Jennifer Reese
January 04, 2008 AT 05:00 AM EST

How can something so wrong feel so right? And does this mean maybe it’s not so wrong after all? These are the hot and messy questions that cool, poised Sue Miller addresses in novel after novel. She has shown us how it could seem just fine to have sex with a boyfriend while your daughter lies beside you in bed (The Good Mother); why a teenage girl and a sleazy older man might be momentarily perfect for each other (Lost in the Forest); and in her new novel, The Senator’s Wife, how an insecure woman might find herself…well, to reveal the erotic transaction upon which this book’s plot somewhat awkwardly pivots would spoil an interesting surprise.

Thirtysomething newlyweds Nathan and Meri move into a New England townhouse, and quickly strike up a friendship with their starchy elderly neighbor, Delia Naughton. Though she is married to a famous onetime U.S. senator, Tom Naughton, Delia now lives alone, seeing Tom only on his occasional visits from Washington. That Miller sets the novel in the early years of Bill Clinton’s presidency seems to be more than a coincidence. We soon learn that Tom, like the former president, is magnetic, generous, and easily moved. He is also a serial philanderer. In a flashback, Miller describes the chilling moment in 1971 when Delia discovered Tom’s most unforgivable affair, a romance with their daughter’s close friend.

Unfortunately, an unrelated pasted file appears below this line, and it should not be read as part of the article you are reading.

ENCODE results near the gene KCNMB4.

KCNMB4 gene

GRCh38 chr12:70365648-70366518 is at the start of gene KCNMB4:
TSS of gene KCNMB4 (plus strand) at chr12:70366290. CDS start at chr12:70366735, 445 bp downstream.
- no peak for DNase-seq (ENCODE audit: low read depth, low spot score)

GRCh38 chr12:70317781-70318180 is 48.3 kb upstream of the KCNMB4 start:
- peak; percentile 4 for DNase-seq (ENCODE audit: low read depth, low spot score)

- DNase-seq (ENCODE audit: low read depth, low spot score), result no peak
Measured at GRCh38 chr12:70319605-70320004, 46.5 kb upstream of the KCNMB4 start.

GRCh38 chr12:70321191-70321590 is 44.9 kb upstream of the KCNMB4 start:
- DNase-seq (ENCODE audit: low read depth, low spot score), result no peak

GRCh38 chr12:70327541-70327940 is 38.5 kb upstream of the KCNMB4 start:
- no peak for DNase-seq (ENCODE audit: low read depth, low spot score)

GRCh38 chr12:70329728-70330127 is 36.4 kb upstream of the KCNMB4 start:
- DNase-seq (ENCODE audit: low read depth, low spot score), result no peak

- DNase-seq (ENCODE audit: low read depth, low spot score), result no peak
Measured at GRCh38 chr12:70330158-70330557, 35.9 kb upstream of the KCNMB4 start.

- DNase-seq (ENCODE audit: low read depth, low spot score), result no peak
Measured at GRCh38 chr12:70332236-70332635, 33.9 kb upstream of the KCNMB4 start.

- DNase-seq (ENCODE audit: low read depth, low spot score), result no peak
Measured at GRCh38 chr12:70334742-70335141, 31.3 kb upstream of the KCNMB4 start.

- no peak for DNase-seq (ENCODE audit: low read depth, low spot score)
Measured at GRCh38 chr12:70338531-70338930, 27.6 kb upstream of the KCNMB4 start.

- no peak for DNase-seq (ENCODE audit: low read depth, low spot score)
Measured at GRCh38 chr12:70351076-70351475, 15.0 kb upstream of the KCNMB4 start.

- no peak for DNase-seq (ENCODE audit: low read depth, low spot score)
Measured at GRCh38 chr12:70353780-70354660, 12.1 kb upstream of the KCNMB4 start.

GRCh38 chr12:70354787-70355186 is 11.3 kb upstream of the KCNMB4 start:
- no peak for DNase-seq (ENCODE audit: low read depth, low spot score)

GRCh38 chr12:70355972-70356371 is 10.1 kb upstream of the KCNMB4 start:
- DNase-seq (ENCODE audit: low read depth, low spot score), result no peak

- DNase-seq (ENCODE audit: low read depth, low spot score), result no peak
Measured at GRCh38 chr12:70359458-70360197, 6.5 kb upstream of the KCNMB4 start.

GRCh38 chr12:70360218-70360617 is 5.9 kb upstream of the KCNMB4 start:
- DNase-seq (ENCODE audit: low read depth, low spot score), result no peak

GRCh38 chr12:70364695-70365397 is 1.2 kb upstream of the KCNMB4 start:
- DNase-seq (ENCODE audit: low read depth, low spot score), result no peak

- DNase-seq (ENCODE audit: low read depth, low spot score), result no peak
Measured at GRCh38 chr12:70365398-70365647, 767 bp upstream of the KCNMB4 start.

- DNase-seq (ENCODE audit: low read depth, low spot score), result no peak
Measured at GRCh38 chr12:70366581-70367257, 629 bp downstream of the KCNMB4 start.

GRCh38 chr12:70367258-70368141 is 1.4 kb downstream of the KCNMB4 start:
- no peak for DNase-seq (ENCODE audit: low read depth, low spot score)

Nonetheless, Delia has managed to preserve her relationship with Tom, in part, by refusing to live with him. (Precisely how this setup helped Delia overcome her pain remains unclear, as Miller’s portrait of the complicated Naughton marriage is suspiciously blurry.) Meanwhile, Meri watches her own partnership falter when, after becoming pregnant, she begins to feel undesirable to Nathan. (Miller describes Meri as ”an attractive version of Pete Rose,” a truly strange image that makes it a bit too easy to understand Meri’s concerns.) Their son, Asa, is born the same month that Tom suffers a crippling stroke, which means the helpless, word-slurring senator moves into Delia’s household just as the helpless, mewling infant comes home with Meri and Nathan.

The carnal twist Miller ultimately devises to bring the narrative to a head is more puzzling than plausible. Would the characters in question really let themselves be swept away with the activity Miller depicts? It’s hard to wrap your head around, despite Miller’s graceful and powerful gifts for description. As she has repeatedly demonstrated, the variety of ways people find to connect with one another beggars the imagination. Though apparently not hers. B

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